Friday, August 27, 2010

The Invisible People

Robert Pickton’s evil deeds challenge every value we humans hold dear. They transcend the essence of humanity, and raise some troubling questions. If one of us can perpetrate this kind of evil, how many more Robert Picktons walk among us? And if they do, how do we stop them? How does a community protect itself?
Leaks from the inevitable probe into the initial police investigation are helping us understand how Pickton was able to wade in blood for so long. Even after Pickton’s name surfaced as a suspect, police and prosecutors chose not to act because potential witnesses were drug-addicted prostitutes and therefore not credible witnesses.
Today, it’s easy to point fingers at the cops and prosecutors and want to hold them accountable for their professional actions and inaction. Yet they are but the canaries in the coalmine providing us with a signal of a deeper societal issue.
I remember a sunny day on Whyte Avenue in Edmonton not too long ago. A friend- let’s call him Ed- and I were having a chinwag and a coffee when we saw one of Edmonton’s aboriginal street women staggering past our outdoor table. “That breaks my heart”, I said. Ed’s response shocked me. “I don’t really notice them”; he said.
There are a lot of “Eds" out there. Many of us living in “respectable society” do our best to ignore those in our communities who remind us of our human frailty. We stay disengaged and silent on the issues of addictions, prostitution, and homelessness. Sadly, some stay mute even when their own loved ones live rough on the mean streets of our inner cities. These women and men are truly “invisible people”.
Some of us might say, "What can I do? This is a huge societal issue that one person, no matter how well meaning and skilled, cannot resolve. I focus on those issues on which I can make a difference”.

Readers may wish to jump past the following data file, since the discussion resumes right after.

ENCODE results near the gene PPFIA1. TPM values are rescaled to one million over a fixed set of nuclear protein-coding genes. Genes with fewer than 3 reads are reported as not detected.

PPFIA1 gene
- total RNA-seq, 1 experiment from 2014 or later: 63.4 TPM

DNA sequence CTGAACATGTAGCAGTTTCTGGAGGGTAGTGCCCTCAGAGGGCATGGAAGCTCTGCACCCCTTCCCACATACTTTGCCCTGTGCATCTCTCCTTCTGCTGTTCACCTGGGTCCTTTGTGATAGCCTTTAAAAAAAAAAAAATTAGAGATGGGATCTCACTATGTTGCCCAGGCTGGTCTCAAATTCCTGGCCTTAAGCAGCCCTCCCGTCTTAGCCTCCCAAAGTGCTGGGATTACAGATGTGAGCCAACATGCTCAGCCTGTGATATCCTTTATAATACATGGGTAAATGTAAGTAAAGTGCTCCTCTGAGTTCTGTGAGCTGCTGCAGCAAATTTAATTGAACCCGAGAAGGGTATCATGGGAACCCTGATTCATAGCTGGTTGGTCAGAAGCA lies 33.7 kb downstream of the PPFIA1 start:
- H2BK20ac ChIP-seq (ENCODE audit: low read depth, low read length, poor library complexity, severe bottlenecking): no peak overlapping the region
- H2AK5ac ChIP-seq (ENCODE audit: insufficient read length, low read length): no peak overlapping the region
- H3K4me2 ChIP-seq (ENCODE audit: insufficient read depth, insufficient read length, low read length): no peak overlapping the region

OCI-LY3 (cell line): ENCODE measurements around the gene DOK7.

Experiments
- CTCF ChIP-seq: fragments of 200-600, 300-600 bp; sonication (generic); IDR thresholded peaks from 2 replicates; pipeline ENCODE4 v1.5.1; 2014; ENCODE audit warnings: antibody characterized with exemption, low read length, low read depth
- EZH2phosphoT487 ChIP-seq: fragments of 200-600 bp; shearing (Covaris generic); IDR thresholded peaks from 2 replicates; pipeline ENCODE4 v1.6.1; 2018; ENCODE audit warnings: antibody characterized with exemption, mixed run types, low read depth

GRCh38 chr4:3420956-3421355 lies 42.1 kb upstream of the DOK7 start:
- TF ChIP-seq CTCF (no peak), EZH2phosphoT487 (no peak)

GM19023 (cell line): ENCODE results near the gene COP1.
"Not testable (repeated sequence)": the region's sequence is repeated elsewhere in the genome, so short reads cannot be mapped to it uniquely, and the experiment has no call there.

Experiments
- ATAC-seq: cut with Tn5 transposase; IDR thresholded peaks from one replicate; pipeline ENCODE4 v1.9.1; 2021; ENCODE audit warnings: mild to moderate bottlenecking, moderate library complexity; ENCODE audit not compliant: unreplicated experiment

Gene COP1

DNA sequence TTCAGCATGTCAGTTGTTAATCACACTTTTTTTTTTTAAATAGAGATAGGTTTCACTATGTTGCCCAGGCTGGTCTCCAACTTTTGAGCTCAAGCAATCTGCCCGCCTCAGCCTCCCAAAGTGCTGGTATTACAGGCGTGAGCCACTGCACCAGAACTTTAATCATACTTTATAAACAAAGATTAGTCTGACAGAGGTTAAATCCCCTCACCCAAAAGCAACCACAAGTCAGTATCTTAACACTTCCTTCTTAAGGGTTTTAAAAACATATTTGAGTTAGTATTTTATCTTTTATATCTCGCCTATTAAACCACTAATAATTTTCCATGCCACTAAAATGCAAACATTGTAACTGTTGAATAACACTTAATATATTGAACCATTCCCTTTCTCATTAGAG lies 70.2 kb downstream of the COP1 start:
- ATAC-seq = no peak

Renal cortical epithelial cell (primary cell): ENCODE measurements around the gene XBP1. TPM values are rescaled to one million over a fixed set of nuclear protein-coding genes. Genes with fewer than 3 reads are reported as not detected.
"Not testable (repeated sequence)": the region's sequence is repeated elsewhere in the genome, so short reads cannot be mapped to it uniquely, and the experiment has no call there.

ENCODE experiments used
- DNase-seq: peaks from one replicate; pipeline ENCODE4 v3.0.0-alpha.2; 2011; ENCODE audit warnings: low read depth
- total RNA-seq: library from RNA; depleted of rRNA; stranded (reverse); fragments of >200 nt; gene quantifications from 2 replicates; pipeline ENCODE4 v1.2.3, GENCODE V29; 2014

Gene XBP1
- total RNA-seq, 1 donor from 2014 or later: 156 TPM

While commendable, that pragmatic stance doesn’t resolve the issues of drug addiction, prostitution, and violence against women that are at the heart of the Pickton rampage. Those issues won’t stop until individual citizens in communities engage the issues head-on.
Where do we start? For starters, we can increase our individual financial support for those blessed souls already in the field working with the vulnerable. Next, we can truly engage and join them in their work by lobbying politicians and policy-makers at all levels for new approaches to address the issues of homelessness and addiction.
Our politicians must understand that fine-tuning the status quo will only result in more dead women at the hands of the next Robert Pickton. We need multi-disciplinary strategies rooted in understanding and compassion rather than dogma and punishment.
Next, we can come together as active, committed, and engaged communities across Canada and recognize that those street people are our brothers and sisters. We can begin conversations- without judgment or blaming- with those vulnerable people. What do they value? What are their needs?
We must act now, for the next Robert Pickton could already be stalking his prey. I see those “invisible” people he preys on. Do you?